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Jun 8, 2017

Engineering Eden: The quest for eternal life

Posted by in categories: bioengineering, life extension, transhumanism

Dr. Kristin Kostick discusses the intersection of faith and science, and how there may be room for both in a transhuman future.

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May 29, 2017

For The First Time Ever, CRISPR Gene Editing Was Used in Humans. So What’s Next?

Posted by in categories: bioengineering, biotech/medical, genetics, space

  • With Chinese scientists announcing that they have tested CRISPR on a human for the first time, the U.S. must decide soon whether it will be a leader or a follower in advancing the tech.
  • While gene editing technology could be used in nefarious ways, it could also cure diseases and improve millions of lives, but we won’t know how effective it is until we begin human trials.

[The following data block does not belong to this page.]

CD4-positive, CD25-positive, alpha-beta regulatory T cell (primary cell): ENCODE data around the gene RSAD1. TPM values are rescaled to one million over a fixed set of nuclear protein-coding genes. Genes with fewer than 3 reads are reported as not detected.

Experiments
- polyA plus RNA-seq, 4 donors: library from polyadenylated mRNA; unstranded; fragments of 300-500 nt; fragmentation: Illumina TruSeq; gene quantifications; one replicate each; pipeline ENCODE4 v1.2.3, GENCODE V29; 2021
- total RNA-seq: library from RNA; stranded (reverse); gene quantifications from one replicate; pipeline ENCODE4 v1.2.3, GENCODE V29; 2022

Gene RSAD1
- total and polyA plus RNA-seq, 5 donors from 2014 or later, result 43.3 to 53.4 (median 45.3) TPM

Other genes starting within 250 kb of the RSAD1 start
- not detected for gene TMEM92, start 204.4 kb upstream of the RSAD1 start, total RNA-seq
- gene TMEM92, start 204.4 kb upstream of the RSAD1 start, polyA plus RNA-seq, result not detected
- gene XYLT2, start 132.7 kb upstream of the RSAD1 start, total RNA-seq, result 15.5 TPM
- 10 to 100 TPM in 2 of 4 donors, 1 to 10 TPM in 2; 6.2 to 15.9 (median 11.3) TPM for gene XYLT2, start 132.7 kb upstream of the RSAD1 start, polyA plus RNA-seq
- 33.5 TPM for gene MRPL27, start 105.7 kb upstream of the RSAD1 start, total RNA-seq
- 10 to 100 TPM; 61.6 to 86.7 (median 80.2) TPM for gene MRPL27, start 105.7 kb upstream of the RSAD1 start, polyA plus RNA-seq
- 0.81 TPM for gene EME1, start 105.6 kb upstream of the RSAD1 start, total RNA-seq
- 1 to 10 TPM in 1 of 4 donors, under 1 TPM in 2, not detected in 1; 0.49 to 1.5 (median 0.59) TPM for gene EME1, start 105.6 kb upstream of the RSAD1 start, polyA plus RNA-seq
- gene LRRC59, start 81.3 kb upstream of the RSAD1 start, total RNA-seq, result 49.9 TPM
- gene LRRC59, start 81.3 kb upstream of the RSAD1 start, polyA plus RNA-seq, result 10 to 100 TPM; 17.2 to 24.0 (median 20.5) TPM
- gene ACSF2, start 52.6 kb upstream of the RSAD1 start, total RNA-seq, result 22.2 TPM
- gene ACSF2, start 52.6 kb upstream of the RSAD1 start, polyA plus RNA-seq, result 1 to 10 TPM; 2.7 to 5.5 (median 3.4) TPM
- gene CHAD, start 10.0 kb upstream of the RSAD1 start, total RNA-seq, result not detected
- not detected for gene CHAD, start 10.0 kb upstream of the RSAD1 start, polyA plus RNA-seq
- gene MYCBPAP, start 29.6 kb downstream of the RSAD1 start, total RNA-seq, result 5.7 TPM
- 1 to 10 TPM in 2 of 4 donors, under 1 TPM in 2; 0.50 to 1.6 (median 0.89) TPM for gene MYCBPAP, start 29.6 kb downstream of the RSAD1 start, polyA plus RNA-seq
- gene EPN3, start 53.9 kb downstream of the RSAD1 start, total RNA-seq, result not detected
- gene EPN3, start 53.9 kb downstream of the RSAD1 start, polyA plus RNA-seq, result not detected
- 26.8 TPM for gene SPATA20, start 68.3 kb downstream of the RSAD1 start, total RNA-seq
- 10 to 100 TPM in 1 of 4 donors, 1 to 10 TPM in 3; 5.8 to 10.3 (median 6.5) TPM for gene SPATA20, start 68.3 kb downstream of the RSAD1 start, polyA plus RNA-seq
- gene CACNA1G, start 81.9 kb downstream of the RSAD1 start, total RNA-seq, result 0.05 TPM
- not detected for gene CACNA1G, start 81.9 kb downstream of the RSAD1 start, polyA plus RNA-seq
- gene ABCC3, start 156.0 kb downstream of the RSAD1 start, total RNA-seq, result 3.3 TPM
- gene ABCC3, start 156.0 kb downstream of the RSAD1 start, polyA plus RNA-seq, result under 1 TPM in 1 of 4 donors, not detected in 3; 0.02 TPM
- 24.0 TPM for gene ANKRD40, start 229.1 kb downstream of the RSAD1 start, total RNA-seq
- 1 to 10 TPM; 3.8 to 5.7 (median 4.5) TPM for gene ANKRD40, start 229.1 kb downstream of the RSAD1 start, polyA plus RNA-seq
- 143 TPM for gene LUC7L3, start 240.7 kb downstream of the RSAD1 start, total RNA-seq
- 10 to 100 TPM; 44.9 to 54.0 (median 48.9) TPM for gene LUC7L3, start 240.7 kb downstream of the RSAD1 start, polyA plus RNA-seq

While the middle part of the 20th century saw the world’s superpowers racing to explore space, the first global competition of this century is being set in a much smaller arena: our DNA.

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May 27, 2017

5 Emerging Biomedical Engineering Trends to Watch

Posted by in categories: bioengineering, biotech/medical

Biomedical engineering has long been a driver of advances in healthcare. From new technologies to diagnose and treat some of the most complex disease to advances that improve quality of life for everyone, the work taking place in labs around the world right now is likely to change the face of healthcare in both the short- and long-term future.

Although there are literally thousands of different projects taking place at this very moment, there are some definite trends taking place in biomedical engineering.